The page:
High-fidelity simulation and nursing students’ anxiety and self-confidence: A systematic review

Leodoro J. Labrague*, Denise M. McEnroe-Petitte, Ann M. Bowling, Chidozie E. Nwafor, Konstantinos Tsaras

*Corresponding author for this work

Research output: Contribution to journalArticlepeer-review

107 Citations (Scopus)


Background: As a complementary teaching pedagogy, high-fidelity simulation remains as an effective form of simulation modality. Empirical evidence has additionally shown high-fidelity simulation (HFS) to be an effective contributor to students’ learning outcomes. Purpose: This paper critically appraised existing scientific articles that covered the influence of utilizing HFS on the effects of nursing students’ anxiety and self-confidence during undergraduate nursing education. Methods: This was a systematic review of scientific articles conducted from 2007 to 2017 on the topic of the influence of using HFS on students’ self-confidence and anxiety. The literature of six electronic databases (Proquest, SCOPUS, MEDLINE, PubMed Central, CINAHL, and PsychINFO) was reviewed. Results: Following the literature search, 35 articles were selected. This review provides updated evidence on the efficacy of HFS in reducing anxiety and enhancing self-confidence among nursing students when performing nursing duties or managing patients. Moreover, this review highlights the need for more research that examines the impact of HFS on students’ anxiety. Conclusion: As this form of simulation is found to be effective in the enhancement of nursing student self-confidence and the reduction of their anxiety when caring for patients and/or employing nursing skills, the inclusion of simulation-based activities in all clinical nursing courses is vital.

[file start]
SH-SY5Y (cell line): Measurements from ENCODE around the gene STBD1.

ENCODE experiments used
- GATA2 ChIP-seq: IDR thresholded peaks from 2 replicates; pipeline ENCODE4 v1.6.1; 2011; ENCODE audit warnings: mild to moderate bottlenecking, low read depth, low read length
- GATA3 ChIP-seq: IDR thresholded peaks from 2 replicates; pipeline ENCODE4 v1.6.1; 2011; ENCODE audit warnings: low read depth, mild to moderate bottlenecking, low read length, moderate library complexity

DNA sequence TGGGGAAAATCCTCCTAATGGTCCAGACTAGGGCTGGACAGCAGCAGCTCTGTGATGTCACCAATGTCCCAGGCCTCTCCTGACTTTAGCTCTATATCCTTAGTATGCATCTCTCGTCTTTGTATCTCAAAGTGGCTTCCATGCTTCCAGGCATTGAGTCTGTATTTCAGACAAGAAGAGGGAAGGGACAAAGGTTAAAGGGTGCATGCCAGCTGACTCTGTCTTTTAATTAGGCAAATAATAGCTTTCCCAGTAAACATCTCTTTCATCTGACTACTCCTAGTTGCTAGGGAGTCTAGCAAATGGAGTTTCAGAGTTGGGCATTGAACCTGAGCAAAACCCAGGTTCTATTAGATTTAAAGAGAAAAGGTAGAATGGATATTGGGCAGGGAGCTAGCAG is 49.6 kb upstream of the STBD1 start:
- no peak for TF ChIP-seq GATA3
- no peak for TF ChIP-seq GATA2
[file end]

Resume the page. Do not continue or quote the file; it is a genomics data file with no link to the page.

Original languageEnglish
Pages (from-to)358-368
Number of pages11
JournalNursing Forum
Issue number3
Publication statusPublished - 2019


  • anxiety
  • confidence
  • high fidelity
  • nursing student
  • simulation

ASJC Scopus subject areas

  • General Nursing


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